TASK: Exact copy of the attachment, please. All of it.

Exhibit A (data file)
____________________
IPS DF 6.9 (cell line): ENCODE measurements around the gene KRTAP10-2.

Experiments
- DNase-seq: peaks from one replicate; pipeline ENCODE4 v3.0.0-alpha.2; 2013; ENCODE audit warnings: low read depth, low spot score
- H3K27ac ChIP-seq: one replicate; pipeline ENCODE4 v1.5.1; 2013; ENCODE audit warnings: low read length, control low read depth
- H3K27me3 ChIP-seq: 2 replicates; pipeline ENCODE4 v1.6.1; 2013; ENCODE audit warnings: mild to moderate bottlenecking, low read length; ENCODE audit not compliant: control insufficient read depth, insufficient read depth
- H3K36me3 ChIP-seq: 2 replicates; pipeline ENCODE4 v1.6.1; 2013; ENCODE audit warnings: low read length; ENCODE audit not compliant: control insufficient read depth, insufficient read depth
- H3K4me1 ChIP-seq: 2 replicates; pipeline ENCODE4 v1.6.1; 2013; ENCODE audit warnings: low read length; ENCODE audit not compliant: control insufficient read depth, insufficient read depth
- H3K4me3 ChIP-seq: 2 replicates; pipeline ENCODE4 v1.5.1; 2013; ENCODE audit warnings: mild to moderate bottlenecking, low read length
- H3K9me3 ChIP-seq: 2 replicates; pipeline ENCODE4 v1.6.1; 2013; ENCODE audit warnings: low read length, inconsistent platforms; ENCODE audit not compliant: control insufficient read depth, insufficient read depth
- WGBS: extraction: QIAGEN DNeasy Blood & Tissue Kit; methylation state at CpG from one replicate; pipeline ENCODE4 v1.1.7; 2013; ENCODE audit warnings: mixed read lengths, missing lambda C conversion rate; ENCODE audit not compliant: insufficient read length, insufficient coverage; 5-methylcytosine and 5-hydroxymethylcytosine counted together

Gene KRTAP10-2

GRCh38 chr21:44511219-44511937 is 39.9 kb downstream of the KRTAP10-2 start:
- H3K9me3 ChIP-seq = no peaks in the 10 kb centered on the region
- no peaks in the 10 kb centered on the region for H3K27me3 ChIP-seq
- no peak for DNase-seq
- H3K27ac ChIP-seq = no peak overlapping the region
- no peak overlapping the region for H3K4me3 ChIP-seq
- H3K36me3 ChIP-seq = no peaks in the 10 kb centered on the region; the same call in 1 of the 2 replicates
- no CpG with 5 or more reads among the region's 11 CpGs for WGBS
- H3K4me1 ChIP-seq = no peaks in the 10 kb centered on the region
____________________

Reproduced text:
IPS DF 6.9 (cell line): ENCODE measurements around the gene KRTAP10-2.

Experiments
- DNase-seq: peaks from one replicate; pipeline ENCODE4 v3.0.0-alpha.2; 2013; ENCODE audit warnings: low read depth, low spot score
- H3K27ac ChIP-seq: one replicate; pipeline ENCODE4 v1.5.1; 2013; ENCODE audit warnings: low read length, control low read depth
- H3K27me3 ChIP-seq: 2 replicates; pipeline ENCODE4 v1.6.1; 2013; ENCODE audit warnings: mild to moderate bottlenecking, low read length; ENCODE audit not compliant: control insufficient read depth, insufficient read depth
- H3K36me3 ChIP-seq: 2 replicates; pipeline ENCODE4 v1.6.1; 2013; ENCODE audit warnings: low read length; ENCODE audit not compliant: control insufficient read depth, insufficient read depth
- H3K4me1 ChIP-seq: 2 replicates; pipeline ENCODE4 v1.6.1; 2013; ENCODE audit warnings: low read length; ENCODE audit not compliant: control insufficient read depth, insufficient read depth
- H3K4me3 ChIP-seq: 2 replicates; pipeline ENCODE4 v1.5.1; 2013; ENCODE audit warnings: mild to moderate bottlenecking, low read length
- H3K9me3 ChIP-seq: 2 replicates; pipeline ENCODE4 v1.6.1; 2013; ENCODE audit warnings: low read length, inconsistent platforms; ENCODE audit not compliant: control insufficient read depth, insufficient read depth
- WGBS: extraction: QIAGEN DNeasy Blood & Tissue Kit; methylation state at CpG from one replicate; pipeline ENCODE4 v1.1.7; 2013; ENCODE audit warnings: mixed read lengths, missing lambda C conversion rate; ENCODE audit not compliant: insufficient read length, insufficient coverage; 5-methylcytosine and 5-hydroxymethylcytosine counted together

Gene KRTAP10-2

GRCh38 chr21:44511219-44511937 is 39.9 kb downstream of the KRTAP10-2 start:
- H3K9me3 ChIP-seq = no peaks in the 10 kb centered on the region
- no peaks in the 10 kb centered on the region for H3K27me3 ChIP-seq
- no peak for DNase-seq
- H3K27ac ChIP-seq = no peak overlapping the region
- no peak overlapping the region for H3K4me3 ChIP-seq
- H3K36me3 ChIP-seq = no peaks in the 10 kb centered on the region; the same call in 1 of the 2 replicates
- no CpG with 5 or more reads among the region's 11 CpGs for WGBS
- H3K4me1 ChIP-seq = no peaks in the 10 kb centered on the region